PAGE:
I have to say that at 2.5yo those behaviours are unacceptable in my house too
Throwing things leads to hurt people and damaged property; biting can lead to the child hurting their mouth, damaging the book or toy involved and ultimately who knows what else they will chose to bite; and pulling things from the top is just plain dangerous.
I think you do just have to keep repeating and going over things again and again. I've quite often tried to explain the reason for doing things with Georgia - we never have a problem with the car seat or seat belts because she always repeats to me 'we have to be safe in the car' and I point out that I have my seat belt on too. Just as an example of explaining 'why' we do things before they become a problem as she gets bigger.
I think some of the other girls are right in that the punishment has to be effective, right there and then. In our house (or anyone else house for that matter) my daughter is sent to the hall if she misbehaves. Usually the question, do you want to sit in the hall is enough for her to stop. Again if she does get sent out then when I bring her back I ask her why she had to sit in the hall to ensure she understands. 99/100 times she will know why.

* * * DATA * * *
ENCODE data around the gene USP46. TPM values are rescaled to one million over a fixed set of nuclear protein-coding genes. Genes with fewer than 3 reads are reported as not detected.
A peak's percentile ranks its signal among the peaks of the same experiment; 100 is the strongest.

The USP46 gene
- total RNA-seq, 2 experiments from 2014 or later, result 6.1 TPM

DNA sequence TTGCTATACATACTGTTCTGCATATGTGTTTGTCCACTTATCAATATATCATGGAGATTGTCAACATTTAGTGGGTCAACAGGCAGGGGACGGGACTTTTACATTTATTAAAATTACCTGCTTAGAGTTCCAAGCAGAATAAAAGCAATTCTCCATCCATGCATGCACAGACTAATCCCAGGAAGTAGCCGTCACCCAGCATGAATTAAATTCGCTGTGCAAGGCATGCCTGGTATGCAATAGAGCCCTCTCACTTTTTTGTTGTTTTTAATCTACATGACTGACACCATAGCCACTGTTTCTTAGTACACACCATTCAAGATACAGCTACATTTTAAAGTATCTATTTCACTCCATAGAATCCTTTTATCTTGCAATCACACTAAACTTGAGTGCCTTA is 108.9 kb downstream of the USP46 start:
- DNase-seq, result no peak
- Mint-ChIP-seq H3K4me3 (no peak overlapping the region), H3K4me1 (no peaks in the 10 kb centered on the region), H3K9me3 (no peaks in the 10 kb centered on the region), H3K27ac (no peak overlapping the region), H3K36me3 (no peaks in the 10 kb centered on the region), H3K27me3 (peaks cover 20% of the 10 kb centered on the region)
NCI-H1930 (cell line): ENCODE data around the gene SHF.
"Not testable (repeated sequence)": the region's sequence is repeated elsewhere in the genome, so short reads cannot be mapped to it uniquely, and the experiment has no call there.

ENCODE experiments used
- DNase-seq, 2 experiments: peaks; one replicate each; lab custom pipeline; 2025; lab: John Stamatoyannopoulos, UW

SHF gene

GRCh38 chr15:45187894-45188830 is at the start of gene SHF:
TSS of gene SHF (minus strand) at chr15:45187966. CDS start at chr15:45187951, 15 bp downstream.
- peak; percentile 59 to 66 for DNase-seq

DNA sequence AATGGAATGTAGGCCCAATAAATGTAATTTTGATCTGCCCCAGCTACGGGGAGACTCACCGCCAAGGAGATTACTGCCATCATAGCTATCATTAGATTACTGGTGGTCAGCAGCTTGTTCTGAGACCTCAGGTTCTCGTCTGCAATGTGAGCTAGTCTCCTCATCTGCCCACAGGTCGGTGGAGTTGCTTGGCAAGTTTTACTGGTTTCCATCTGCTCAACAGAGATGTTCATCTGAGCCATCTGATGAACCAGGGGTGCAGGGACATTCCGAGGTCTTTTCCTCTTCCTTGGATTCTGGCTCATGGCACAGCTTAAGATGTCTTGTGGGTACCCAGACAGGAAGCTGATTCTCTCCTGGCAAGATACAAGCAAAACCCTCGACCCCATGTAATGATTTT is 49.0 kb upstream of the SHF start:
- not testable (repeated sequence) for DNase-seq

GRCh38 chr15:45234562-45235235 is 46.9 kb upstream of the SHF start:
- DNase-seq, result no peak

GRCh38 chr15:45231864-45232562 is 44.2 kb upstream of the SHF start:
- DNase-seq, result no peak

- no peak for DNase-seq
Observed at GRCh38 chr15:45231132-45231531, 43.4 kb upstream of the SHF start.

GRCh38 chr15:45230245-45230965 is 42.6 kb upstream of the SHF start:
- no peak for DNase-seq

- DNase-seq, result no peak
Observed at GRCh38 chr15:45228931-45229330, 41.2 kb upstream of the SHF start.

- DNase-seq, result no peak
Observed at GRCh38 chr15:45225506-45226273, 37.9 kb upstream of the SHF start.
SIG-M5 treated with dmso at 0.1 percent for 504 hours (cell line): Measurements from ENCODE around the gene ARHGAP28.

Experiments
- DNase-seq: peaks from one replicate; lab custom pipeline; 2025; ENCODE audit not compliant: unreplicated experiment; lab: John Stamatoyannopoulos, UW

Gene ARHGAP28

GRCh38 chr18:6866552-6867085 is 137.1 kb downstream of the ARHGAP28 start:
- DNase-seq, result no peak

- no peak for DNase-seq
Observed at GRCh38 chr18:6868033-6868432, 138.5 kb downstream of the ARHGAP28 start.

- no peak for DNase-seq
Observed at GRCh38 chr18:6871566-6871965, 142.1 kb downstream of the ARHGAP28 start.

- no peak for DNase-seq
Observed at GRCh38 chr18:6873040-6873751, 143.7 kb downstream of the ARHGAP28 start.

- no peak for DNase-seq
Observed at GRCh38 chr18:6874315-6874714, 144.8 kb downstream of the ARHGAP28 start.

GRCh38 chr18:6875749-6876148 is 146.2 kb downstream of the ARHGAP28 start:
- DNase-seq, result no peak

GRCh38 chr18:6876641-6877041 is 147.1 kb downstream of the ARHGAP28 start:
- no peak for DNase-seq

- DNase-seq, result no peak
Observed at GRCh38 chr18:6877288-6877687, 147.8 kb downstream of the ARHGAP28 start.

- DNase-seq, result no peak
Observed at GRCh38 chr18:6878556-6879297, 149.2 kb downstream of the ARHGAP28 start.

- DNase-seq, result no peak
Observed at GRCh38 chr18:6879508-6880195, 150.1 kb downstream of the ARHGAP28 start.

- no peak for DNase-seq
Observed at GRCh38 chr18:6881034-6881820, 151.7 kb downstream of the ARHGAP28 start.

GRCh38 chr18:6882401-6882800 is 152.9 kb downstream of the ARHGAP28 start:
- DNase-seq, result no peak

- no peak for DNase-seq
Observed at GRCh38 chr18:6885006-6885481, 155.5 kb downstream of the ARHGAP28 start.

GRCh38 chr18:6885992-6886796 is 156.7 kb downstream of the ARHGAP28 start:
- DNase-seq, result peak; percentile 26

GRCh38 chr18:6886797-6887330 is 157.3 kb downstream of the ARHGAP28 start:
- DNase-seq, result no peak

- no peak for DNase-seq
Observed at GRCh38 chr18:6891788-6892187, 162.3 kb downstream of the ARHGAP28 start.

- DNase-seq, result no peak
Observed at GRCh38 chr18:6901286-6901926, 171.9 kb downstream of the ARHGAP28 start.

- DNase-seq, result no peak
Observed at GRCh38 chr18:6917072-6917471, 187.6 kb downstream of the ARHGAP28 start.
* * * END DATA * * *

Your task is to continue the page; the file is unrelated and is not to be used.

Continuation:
In the kitchen I very much involve her. I'm on my own for weeks at a time with hubby's job and its an open plan kitchen/lounge/dine so to do anything else is pointless. She is allowed to stand on a chair if I am beside her and she can put veggies or pasta in a pot, butter bread/toast etc, if I cut cheese she puts it on her toast or sandwich. She puts porridge in the water and stirs it, she puts cereal in her bowl and I pour a little milk into a jug so that she can pour it without me having to clear up 4 pints of milk from the floor lol! She knows she is allowed to do certain things but certain things are just 'not for little girls' like knives or scissors or kettles. We just always reinforce and if she does something she shouldn't she is made to get down or go to the hall.
In the park, all I need to do is hold her by the hand - she hates being made to hold my hand, loves to wander freely as most kids do, and if she won't behave I just grab on to her. (she does accept that she has to hold my hand at roads lol, I don't just let her run off all the time!!)
Hope this helps, but hard though it is, it is normal and I believe (as a fellow mum of a 2.5yo, I HOPE!!!) it gets better